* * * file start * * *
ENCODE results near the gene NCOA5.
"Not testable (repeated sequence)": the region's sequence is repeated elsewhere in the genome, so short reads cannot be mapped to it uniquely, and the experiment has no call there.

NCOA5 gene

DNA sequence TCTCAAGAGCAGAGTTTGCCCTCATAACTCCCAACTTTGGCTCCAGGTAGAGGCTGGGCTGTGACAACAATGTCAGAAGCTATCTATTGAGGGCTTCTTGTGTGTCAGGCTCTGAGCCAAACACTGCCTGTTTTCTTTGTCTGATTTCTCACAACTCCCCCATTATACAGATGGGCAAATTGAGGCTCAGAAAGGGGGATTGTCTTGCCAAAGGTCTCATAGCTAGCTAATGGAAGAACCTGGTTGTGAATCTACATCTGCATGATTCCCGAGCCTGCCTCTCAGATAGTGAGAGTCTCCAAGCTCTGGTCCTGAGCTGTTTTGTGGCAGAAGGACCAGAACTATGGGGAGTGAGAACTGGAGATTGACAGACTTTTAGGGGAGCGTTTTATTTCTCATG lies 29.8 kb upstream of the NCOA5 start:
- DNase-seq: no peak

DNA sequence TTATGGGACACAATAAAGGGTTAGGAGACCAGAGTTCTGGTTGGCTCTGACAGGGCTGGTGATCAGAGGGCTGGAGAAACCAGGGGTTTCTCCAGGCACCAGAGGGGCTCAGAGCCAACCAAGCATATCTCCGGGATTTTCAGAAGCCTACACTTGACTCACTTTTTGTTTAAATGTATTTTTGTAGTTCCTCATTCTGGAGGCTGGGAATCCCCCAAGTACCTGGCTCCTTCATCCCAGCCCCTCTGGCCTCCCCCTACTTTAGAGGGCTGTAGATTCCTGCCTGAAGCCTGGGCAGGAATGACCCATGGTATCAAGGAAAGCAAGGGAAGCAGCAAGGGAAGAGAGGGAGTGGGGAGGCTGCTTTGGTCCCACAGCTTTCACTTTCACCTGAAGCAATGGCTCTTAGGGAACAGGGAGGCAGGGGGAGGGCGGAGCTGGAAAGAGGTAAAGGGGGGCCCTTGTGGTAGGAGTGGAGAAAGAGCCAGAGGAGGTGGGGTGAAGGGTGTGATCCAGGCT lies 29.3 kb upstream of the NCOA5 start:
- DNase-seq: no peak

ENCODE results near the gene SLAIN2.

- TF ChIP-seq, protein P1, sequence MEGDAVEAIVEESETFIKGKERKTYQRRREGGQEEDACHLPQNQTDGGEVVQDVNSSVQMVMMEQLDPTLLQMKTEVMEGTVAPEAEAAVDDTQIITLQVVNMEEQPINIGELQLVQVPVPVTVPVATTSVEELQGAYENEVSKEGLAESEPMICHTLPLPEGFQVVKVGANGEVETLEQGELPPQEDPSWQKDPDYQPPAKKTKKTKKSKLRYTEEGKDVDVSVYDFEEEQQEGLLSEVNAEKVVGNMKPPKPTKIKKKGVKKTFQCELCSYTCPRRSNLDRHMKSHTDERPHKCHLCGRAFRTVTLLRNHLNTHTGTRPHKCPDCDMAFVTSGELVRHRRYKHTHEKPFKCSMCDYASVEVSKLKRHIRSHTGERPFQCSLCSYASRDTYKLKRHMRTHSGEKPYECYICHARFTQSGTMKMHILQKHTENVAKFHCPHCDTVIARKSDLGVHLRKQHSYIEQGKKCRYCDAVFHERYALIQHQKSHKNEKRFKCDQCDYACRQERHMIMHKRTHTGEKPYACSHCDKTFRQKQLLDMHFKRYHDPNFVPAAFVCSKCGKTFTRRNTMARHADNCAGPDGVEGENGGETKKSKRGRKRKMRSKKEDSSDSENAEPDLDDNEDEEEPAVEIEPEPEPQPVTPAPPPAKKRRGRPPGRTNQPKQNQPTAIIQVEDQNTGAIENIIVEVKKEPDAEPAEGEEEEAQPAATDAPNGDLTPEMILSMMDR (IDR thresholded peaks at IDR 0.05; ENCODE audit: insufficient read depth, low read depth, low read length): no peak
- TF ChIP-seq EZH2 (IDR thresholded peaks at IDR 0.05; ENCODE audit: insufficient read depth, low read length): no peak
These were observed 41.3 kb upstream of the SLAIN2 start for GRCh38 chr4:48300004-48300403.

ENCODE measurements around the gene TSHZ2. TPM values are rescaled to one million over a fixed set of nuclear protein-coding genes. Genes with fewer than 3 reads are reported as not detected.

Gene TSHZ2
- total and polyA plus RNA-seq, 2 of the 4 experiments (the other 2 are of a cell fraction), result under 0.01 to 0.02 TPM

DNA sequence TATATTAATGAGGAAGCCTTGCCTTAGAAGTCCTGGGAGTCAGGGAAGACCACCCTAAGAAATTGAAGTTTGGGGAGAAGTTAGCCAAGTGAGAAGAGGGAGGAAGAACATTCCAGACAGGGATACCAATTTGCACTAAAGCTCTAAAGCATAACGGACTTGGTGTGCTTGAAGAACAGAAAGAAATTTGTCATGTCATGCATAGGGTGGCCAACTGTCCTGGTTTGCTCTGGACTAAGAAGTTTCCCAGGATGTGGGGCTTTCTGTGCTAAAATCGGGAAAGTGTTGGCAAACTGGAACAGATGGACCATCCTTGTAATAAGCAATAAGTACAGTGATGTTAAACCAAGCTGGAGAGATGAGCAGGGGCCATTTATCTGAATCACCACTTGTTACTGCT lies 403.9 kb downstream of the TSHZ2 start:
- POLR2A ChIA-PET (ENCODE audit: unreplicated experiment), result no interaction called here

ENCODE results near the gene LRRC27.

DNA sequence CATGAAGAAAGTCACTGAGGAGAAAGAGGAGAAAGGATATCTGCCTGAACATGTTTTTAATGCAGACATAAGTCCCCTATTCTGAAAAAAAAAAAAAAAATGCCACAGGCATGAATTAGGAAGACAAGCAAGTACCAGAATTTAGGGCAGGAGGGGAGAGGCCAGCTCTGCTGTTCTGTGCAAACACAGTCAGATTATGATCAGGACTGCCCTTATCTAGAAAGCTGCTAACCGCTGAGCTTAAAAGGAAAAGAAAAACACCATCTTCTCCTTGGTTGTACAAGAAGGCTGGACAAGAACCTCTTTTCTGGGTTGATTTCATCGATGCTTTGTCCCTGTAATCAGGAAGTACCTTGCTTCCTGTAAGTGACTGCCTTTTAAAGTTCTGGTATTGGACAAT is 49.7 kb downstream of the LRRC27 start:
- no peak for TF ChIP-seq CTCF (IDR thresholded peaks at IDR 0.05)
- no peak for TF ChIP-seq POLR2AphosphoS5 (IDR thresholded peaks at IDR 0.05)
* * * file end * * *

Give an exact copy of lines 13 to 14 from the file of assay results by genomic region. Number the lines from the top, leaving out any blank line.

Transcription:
Gene TSHZ2
- total and polyA plus RNA-seq, 2 of the 4 experiments (the other 2 are of a cell fraction), result under 0.01 to 0.02 TPM